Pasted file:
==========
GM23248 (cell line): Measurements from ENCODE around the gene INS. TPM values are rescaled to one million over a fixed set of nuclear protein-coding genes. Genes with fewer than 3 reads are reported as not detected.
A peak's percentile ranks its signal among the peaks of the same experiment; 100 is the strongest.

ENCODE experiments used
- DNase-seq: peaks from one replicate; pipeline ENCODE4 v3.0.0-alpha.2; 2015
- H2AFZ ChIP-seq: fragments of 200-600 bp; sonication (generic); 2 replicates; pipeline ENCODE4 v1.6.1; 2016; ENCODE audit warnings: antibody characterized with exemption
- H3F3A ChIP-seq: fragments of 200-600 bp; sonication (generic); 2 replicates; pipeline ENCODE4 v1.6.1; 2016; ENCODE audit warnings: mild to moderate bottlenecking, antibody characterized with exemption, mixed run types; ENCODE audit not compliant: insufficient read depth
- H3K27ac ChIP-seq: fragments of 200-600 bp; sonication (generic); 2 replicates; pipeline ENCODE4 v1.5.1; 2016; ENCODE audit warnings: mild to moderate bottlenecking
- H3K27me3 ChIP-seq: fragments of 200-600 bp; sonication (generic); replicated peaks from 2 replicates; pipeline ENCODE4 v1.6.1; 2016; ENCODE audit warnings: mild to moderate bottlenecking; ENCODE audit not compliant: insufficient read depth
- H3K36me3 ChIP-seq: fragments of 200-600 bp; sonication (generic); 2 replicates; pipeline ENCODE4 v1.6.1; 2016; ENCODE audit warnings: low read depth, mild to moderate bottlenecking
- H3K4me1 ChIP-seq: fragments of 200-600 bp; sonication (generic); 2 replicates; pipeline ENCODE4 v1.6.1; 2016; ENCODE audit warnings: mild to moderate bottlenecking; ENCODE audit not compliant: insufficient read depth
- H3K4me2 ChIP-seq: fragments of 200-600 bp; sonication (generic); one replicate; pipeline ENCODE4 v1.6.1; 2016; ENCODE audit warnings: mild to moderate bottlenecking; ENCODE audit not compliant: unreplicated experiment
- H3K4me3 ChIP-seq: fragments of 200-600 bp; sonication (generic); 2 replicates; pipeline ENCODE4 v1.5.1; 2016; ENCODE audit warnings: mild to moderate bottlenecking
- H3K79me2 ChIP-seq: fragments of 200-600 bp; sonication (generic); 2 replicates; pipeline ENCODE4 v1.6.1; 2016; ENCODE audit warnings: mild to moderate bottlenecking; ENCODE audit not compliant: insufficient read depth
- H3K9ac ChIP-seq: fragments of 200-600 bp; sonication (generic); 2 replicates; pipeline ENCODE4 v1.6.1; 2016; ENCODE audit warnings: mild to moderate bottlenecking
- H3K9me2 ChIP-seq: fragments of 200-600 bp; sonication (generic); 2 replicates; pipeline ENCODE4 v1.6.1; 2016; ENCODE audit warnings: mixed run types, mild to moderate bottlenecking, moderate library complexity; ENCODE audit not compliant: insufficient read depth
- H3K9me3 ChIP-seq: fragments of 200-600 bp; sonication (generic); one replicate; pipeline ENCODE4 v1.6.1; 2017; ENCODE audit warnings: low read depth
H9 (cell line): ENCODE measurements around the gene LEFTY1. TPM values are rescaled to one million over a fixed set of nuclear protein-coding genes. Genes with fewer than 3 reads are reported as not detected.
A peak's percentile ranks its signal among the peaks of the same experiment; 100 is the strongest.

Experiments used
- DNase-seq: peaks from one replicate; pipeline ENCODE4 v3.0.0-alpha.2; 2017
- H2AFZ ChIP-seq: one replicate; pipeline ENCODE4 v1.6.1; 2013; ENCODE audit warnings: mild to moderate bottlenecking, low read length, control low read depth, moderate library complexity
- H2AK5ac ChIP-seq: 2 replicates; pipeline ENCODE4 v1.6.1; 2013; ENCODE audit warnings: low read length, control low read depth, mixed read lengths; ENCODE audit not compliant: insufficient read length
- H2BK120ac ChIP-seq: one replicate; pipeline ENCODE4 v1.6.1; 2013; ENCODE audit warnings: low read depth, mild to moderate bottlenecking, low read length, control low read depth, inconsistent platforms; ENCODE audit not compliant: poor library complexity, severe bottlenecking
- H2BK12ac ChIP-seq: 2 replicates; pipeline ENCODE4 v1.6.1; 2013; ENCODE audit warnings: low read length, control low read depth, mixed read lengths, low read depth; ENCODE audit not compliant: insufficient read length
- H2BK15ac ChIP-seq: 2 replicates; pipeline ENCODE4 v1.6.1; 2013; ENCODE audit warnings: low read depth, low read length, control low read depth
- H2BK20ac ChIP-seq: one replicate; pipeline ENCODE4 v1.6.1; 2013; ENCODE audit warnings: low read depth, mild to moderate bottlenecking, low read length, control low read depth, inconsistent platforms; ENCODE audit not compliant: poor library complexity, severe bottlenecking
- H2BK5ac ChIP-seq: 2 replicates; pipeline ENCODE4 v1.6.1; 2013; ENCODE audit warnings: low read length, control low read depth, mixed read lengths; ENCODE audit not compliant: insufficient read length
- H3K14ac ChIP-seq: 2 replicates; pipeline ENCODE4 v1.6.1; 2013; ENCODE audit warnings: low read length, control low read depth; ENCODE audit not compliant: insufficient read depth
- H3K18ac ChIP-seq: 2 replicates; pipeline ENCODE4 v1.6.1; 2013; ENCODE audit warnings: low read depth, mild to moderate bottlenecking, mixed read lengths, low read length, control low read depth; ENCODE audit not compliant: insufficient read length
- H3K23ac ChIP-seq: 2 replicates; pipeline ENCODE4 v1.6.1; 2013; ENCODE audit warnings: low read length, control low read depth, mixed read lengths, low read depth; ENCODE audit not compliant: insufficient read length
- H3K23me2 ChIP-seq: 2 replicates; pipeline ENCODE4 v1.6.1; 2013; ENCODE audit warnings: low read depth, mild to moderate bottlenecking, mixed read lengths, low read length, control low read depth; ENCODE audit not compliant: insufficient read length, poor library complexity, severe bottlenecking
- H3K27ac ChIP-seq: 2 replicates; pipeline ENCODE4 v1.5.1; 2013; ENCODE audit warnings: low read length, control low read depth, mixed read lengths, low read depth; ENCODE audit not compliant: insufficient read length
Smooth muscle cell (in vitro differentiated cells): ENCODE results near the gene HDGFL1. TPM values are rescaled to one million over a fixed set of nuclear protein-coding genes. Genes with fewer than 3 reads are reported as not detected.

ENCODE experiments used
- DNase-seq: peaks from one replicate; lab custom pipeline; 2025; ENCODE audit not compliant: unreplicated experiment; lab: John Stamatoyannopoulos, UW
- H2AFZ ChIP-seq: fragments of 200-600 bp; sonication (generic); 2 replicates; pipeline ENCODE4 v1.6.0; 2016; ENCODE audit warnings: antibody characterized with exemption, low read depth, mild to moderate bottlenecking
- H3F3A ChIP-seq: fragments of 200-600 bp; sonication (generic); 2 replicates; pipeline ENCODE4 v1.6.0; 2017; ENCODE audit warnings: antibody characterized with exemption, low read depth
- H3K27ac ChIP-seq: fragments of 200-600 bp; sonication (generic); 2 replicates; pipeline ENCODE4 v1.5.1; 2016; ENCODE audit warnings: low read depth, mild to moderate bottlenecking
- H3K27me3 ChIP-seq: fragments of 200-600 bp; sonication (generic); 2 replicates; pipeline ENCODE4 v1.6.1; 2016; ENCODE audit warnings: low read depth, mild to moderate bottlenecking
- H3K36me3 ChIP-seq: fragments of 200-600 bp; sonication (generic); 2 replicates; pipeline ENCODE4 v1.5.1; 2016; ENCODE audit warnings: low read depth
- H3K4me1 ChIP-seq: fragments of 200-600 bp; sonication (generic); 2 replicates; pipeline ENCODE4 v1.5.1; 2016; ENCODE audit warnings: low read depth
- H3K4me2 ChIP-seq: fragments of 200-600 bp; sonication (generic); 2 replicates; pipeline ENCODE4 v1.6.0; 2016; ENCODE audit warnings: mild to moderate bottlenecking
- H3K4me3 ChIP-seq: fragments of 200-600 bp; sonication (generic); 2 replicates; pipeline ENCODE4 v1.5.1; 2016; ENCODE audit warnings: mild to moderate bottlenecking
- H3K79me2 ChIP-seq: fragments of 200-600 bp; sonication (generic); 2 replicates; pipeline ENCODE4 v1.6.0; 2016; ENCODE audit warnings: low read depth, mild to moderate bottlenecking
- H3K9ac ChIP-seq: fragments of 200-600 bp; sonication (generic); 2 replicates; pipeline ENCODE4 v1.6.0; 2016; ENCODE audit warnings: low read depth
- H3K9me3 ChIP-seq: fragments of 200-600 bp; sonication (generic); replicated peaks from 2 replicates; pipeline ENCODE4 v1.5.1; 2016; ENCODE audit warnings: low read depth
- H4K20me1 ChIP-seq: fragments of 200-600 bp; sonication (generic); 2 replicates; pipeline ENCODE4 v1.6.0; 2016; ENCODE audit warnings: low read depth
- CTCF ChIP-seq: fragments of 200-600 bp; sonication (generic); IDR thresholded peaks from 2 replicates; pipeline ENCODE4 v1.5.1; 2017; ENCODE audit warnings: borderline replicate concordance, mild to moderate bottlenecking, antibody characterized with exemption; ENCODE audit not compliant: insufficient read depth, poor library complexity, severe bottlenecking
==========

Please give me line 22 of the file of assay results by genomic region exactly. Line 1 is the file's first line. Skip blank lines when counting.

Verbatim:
- H2AK5ac ChIP-seq: 2 replicates; pipeline ENCODE4 v1.6.1; 2013; ENCODE audit warnings: low read length, control low read depth, mixed read lengths; ENCODE audit not compliant: insufficient read length